Like many other states, Michigan has a law which restricts parents who are following a court’s custody order from moving with their child. This law is likely to apply in the case of divorces, separations and situations where unmarried couples are subject to a paternity order.
The way the law is written, it does not apply to situations in which one parent has sole legal custody, or decision-making authority, over a child. However, even in these cases, parents should review their court orders and strongly consider consulting with their attorneys. Detailed questions about this law and how it applies to one’s circumstances should also be referred to a Michigan family law attorney.
The law also does not apply to several other common situations, such as the following:
- When the parents agree on the move;
- When the parents already live more than 100 miles apart;
- When the move is going to bring the two parents closer;
- When the move is less than 100 miles from the parent’s current residence, that is, even if it is to another state.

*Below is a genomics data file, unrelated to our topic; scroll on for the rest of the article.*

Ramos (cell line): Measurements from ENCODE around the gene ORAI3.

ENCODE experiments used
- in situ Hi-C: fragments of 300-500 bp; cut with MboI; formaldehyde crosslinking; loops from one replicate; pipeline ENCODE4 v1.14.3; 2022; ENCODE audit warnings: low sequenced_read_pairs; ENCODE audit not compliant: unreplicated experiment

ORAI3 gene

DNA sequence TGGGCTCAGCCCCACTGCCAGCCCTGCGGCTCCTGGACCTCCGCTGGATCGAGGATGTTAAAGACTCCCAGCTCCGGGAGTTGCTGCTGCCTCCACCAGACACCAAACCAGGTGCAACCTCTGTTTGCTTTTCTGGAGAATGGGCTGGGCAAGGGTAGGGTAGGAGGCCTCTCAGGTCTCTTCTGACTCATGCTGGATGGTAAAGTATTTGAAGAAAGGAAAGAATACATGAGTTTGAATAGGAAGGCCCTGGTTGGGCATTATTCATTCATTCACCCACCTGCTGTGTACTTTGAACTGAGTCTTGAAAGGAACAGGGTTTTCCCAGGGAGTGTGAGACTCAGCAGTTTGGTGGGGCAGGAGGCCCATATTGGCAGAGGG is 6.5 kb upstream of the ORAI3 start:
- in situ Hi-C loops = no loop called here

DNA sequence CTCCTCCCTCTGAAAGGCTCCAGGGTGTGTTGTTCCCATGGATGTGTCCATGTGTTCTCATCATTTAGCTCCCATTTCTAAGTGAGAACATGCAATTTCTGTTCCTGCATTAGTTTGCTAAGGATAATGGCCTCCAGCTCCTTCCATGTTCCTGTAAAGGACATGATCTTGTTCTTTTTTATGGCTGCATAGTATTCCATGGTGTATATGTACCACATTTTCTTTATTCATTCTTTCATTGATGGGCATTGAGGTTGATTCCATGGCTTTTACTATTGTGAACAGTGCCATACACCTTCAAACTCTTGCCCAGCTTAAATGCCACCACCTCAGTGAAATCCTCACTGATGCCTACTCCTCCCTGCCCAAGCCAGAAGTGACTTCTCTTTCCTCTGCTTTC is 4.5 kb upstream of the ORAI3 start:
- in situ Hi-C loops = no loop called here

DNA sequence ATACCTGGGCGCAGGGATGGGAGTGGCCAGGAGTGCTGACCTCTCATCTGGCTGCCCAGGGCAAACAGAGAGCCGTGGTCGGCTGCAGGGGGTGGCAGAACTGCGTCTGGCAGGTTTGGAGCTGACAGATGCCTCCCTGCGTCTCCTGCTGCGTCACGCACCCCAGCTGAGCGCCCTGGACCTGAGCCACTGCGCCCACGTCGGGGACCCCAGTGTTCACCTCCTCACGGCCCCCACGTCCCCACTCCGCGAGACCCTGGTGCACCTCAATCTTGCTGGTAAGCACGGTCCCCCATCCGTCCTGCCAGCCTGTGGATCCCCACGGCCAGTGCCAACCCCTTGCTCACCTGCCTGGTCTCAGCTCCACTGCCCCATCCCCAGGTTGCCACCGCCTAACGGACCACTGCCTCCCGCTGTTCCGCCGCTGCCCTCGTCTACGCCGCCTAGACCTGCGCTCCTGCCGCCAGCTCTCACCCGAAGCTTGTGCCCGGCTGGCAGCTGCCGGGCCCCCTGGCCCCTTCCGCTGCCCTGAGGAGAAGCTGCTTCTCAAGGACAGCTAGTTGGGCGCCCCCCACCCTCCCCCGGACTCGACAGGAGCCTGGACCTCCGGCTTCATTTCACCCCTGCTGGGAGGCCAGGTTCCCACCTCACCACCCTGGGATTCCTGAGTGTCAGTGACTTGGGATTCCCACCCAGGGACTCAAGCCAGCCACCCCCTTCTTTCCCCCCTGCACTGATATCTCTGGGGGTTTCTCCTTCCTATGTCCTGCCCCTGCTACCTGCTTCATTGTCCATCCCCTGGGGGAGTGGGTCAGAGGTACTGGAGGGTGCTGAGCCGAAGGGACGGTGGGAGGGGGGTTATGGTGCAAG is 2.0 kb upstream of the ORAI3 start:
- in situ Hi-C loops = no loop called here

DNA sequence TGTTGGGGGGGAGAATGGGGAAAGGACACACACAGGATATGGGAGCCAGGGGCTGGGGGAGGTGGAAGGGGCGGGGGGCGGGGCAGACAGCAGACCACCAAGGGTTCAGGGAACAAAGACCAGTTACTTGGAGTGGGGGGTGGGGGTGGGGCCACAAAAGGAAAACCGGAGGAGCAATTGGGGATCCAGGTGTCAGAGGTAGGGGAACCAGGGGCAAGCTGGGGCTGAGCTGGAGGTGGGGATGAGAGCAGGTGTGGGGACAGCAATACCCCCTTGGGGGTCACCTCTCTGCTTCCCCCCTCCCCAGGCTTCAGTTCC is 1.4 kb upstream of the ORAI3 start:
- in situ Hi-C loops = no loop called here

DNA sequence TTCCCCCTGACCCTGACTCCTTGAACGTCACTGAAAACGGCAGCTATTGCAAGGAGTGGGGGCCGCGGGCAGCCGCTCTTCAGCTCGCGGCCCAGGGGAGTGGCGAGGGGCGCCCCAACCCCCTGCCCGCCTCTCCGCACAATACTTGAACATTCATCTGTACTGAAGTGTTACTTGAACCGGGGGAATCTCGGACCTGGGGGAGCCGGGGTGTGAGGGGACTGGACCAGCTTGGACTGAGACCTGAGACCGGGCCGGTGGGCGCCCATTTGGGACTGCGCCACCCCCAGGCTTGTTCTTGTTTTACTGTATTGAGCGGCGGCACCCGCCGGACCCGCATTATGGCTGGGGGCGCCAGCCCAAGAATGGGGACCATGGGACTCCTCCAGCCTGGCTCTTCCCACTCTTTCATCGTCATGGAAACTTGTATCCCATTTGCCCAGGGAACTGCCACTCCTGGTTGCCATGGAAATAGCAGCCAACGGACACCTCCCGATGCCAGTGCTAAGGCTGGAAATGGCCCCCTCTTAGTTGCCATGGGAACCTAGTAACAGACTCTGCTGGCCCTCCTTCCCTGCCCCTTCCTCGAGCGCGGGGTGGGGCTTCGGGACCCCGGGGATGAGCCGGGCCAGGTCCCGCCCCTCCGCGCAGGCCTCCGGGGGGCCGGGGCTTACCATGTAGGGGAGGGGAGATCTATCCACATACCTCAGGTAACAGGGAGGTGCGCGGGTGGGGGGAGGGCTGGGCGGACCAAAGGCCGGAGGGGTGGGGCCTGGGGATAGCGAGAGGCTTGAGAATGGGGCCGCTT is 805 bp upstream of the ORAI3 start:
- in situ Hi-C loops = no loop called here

When the law does apply, however, a parent cannot move without receiving permission from the family court which is overseeing child custody and parenting time.
Before granting permission, the court will consider a number of factors in order to determine the best interests of the child. By way of example, the court will consider whether the move is going to benefit the child and also whether the court can adjust the parenting time schedule so neither parent loses out because of the move.
The court will examine the motives of each parent in either asking for or opposing the move. For instance, the court is less likely to consider a parent’s objection if the parent has not had regular contact with the child and seems to want to cause trouble for the other parent.